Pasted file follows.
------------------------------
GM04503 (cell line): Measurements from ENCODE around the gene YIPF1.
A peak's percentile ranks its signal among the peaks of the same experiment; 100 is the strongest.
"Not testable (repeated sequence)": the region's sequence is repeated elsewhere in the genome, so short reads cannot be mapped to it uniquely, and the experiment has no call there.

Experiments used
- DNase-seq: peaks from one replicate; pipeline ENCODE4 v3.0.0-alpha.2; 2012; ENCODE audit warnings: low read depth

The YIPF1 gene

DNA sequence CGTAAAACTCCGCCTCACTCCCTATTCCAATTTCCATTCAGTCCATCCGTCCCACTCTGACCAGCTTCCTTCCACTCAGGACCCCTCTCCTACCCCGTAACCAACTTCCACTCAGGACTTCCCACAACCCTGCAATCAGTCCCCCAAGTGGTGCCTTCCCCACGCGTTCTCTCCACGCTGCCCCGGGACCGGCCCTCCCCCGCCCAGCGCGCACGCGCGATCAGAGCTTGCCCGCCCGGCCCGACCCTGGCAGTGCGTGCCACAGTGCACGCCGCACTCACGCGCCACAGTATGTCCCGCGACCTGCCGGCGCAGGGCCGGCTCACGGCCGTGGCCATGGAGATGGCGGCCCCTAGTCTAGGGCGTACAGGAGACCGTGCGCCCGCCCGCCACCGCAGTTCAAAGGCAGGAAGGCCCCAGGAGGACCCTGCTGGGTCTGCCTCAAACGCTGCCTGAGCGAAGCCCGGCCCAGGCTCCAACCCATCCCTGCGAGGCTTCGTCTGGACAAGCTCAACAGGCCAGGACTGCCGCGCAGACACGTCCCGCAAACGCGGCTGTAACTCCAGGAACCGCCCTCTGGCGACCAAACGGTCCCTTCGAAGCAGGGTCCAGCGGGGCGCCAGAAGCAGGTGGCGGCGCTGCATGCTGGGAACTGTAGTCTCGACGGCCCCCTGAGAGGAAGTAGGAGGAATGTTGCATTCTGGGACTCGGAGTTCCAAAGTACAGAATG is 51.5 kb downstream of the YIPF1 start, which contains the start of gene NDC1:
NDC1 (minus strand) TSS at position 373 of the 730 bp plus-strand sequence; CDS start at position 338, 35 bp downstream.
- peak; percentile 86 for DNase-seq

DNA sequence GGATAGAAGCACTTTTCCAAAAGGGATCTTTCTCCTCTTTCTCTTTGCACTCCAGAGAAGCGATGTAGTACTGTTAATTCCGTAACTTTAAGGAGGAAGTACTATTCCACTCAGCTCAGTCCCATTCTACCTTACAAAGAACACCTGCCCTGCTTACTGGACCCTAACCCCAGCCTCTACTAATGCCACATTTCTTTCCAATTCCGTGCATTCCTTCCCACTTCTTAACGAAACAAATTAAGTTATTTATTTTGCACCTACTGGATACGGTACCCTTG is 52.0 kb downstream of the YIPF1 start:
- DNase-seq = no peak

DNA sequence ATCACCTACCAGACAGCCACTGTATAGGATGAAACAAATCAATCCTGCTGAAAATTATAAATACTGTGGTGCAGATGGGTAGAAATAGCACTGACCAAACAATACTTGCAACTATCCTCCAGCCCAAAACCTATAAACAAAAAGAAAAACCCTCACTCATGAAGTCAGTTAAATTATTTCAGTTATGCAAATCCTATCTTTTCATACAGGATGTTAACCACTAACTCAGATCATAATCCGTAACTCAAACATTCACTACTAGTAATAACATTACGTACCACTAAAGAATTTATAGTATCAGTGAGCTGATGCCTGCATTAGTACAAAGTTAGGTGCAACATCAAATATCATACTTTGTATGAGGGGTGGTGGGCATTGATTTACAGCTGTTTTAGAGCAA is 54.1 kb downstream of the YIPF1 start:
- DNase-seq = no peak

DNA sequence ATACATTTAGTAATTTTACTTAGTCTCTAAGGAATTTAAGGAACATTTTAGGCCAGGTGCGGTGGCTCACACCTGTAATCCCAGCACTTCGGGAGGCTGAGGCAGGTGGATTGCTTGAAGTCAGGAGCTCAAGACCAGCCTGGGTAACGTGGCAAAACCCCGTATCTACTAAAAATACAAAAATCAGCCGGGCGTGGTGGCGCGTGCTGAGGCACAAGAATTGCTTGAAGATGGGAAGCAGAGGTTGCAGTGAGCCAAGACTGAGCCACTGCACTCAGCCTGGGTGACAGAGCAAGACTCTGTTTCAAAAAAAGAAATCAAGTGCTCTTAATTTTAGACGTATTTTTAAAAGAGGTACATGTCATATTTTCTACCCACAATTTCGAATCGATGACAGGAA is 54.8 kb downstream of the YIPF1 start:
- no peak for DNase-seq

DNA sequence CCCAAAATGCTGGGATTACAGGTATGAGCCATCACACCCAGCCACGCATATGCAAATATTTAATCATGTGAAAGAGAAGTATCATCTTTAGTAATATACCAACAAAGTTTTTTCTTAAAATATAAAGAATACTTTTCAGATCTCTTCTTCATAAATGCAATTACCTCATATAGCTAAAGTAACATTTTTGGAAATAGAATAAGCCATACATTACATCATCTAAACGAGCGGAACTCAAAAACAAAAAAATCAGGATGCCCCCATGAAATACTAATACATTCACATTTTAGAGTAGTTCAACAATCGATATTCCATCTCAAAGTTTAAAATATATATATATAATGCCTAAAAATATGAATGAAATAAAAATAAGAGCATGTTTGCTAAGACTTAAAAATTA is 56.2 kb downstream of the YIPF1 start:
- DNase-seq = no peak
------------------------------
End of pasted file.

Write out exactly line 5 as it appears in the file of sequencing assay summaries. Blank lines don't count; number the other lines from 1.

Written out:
- DNase-seq: peaks from one replicate; pipeline ENCODE4 v3.0.0-alpha.2; 2012; ENCODE audit warnings: low read depth